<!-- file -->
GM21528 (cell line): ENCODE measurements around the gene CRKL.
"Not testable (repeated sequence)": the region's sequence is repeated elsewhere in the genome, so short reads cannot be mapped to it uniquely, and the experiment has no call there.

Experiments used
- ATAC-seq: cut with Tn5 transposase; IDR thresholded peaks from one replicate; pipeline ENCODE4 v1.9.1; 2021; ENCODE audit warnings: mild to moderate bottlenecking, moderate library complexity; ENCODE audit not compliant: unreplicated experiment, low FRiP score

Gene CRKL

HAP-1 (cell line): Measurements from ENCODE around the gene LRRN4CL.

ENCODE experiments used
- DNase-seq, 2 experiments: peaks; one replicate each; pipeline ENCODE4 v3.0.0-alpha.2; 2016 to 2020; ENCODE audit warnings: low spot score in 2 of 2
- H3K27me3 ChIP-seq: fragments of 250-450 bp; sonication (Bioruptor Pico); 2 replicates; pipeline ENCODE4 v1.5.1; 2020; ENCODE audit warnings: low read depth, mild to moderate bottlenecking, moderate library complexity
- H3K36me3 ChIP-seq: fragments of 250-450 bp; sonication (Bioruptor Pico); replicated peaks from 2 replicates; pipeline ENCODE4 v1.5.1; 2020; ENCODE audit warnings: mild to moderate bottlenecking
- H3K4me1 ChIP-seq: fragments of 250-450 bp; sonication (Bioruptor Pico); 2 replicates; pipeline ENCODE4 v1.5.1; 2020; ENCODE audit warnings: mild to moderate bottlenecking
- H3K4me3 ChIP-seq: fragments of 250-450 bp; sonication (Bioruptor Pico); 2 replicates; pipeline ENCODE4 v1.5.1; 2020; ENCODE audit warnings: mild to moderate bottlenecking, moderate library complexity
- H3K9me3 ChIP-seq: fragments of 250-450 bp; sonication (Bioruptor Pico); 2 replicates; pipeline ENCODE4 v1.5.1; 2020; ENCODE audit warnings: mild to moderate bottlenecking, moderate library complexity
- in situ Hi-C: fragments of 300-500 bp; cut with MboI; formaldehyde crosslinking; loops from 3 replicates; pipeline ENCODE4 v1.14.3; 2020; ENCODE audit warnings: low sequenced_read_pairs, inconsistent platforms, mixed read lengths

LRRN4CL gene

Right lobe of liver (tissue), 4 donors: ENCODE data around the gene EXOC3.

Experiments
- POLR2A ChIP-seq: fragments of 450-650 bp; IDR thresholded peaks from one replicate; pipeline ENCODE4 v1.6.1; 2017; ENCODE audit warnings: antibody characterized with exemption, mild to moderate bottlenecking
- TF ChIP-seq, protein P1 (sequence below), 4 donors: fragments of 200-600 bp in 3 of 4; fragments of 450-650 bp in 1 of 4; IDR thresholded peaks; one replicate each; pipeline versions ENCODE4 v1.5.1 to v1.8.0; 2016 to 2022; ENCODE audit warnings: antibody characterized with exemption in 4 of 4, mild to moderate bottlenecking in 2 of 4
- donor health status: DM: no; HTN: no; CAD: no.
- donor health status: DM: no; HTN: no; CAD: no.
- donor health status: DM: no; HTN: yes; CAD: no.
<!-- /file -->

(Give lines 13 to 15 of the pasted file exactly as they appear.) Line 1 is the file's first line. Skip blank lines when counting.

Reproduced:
- H3K9me3 ChIP-seq: fragments of 250-450 bp; sonication (Bioruptor Pico); 2 replicates; pipeline ENCODE4 v1.5.1; 2020; ENCODE audit warnings: mild to moderate bottlenecking, moderate library complexity
- in situ Hi-C: fragments of 300-500 bp; cut with MboI; formaldehyde crosslinking; loops from 3 replicates; pipeline ENCODE4 v1.14.3; 2020; ENCODE audit warnings: low sequenced_read_pairs, inconsistent platforms, mixed read lengths

LRRN4CL gene